Cyber advice for Hill staffers

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On Capitol Hill, every lawmaker's office has its own network, which makes cyber hygiene especially complicated for staffers.

As a prelude to the Department of Homeland Security's National Cybersecurity Awareness Month campaign taking place throughout October, a panel of government technology officials offered tips to help staffers protect their offices from phishing and identity theft attempts.

"You are your own CISO," said John Krebs, an attorney in the Division of Privacy and Identity Protection at the Federal Trade Commission. "You have to engage in risk management for yourself.... We live in a world where this is now important."

There are some tools that legislative offices can use. One Capitol Hill official told FCW on background that the Continuous Diagnostics and Mitigation cybersecurity program offered by DHS can be used on Hill networks. However, the official said Einstein cannot because using the program is not a top priority right now, and it would be difficult to implement because of the separation between the legislative and executive branches.

So managing cybersecurity risks in the absence of advanced network protection tools requires a more than basic level of cyber hygiene.

Social engineering and phishing remain among the most common cybersecurity risks, and one of the best ways to combat such attempts to gain network access is to avoid them altogether, said Randy Vickers, director of information security at the House.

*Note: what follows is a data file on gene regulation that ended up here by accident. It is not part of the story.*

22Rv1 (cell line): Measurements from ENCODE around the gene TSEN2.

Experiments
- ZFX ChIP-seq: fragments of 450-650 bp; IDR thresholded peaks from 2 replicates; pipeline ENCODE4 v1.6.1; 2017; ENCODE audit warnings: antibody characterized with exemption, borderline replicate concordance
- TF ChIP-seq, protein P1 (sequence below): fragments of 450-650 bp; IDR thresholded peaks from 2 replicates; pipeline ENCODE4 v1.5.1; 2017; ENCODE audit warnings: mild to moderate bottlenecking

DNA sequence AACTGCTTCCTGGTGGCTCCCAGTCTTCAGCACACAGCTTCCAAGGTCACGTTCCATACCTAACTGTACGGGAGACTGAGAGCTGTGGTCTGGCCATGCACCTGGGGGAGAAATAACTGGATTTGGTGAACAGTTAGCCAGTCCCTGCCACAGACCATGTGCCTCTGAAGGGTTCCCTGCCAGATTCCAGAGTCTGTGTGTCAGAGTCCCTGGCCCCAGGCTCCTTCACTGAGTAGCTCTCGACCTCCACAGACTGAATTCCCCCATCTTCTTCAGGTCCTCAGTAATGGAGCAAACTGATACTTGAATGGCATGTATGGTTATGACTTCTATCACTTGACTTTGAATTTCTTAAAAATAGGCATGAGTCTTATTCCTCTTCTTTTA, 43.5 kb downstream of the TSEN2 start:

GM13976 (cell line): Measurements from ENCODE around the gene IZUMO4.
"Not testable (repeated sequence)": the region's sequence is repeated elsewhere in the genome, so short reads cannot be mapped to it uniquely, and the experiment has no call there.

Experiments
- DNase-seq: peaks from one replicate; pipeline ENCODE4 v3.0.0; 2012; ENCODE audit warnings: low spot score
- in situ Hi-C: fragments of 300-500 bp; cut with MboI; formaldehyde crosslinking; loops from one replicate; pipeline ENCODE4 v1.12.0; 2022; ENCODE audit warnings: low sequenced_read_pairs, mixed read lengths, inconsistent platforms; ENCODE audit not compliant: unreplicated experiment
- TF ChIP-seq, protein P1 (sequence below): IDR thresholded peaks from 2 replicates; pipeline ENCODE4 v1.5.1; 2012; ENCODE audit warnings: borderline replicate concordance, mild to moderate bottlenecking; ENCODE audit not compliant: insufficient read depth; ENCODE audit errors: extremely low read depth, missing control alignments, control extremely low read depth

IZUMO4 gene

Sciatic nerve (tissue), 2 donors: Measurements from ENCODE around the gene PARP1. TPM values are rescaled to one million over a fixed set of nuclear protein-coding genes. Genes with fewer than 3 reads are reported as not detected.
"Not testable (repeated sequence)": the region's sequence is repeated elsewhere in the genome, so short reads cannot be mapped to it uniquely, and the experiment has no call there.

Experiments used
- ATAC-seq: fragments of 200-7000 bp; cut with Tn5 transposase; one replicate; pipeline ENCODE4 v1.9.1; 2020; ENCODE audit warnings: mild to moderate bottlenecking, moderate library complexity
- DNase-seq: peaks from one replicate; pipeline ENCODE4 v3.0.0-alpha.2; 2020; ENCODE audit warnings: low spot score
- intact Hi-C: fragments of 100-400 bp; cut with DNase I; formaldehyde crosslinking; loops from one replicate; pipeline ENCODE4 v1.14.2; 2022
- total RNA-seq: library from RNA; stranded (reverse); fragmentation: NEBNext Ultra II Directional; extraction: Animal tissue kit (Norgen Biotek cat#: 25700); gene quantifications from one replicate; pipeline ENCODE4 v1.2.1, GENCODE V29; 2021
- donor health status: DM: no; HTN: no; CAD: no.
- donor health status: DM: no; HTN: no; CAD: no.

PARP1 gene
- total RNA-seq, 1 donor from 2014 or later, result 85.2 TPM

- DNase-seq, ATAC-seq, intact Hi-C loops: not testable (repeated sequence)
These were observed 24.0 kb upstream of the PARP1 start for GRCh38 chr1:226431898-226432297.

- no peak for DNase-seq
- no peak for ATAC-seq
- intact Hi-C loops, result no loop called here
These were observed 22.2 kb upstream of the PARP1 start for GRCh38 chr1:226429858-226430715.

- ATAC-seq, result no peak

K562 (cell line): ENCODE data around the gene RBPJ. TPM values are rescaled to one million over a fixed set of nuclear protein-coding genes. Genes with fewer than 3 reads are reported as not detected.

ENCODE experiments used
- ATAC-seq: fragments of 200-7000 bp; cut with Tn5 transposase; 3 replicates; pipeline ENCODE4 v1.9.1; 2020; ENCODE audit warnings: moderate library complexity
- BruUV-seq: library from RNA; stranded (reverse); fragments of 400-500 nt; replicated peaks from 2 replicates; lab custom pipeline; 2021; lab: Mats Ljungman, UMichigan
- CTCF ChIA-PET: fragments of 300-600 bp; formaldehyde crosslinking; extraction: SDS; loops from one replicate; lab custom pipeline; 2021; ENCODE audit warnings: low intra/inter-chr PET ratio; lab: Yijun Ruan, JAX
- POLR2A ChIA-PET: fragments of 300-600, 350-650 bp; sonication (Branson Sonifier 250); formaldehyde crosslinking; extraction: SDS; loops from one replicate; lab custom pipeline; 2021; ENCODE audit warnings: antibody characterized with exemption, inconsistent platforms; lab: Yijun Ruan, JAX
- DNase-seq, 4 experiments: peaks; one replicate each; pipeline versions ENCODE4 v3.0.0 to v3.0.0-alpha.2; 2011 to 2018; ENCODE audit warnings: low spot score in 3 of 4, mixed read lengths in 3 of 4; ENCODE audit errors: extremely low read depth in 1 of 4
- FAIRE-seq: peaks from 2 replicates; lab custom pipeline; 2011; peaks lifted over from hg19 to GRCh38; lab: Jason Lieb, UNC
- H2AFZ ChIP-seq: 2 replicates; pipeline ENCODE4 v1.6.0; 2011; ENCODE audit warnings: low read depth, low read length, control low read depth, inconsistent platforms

"It sounds very obvious, but it's not," Vickers said. "Phishing has become a very strong campaign, and it's getting better. People use web browsers to check personal email periodically throughout the day, which is totally acceptable, but if you have something in your service provider's junk box, don't go digging through it and click on it and possibly infect [the network]. It's probably [in the junk folder] for a reason."

Another straightforward but important protection the panel recommended is to avoid simple passwords and use multifactor authentication whenever possible.

In the event that a breach or an attempt at identity theft does take place, Krebs said the FTC has websites -- such as -- to help users diagnose what might have happened and recover as quickly as possible.

"Dealing with identity theft is easier with a plan," he said. "What we give a customizable recovery plan" that allows users to input what happened to them and offers clear and tailored instructions in terms of next steps, as well as basic information such as warning signs, legal rights and definitions.

Krebs said the FTC has bigger aims for the site, adding, "We're working right now with credit reporting agencies, hopefully the IRS, to make this a one-stop shop."

About the Author

Chase Gunter is a staff writer covering civilian agencies, workforce issues, health IT, open data and innovation.

Prior to joining FCW, Gunter reported for the C-Ville Weekly in Charlottesville, Va., and served as a college sports beat writer for the South Boston (Va.) News and Record. He started at FCW as an editorial fellow before joining the team full-time as a reporter.

Gunter is a graduate of the University of Virginia, where his emphases were English, history and media studies.

Click here for previous articles by Gunter, or connect with him on Twitter: @WChaseGunter


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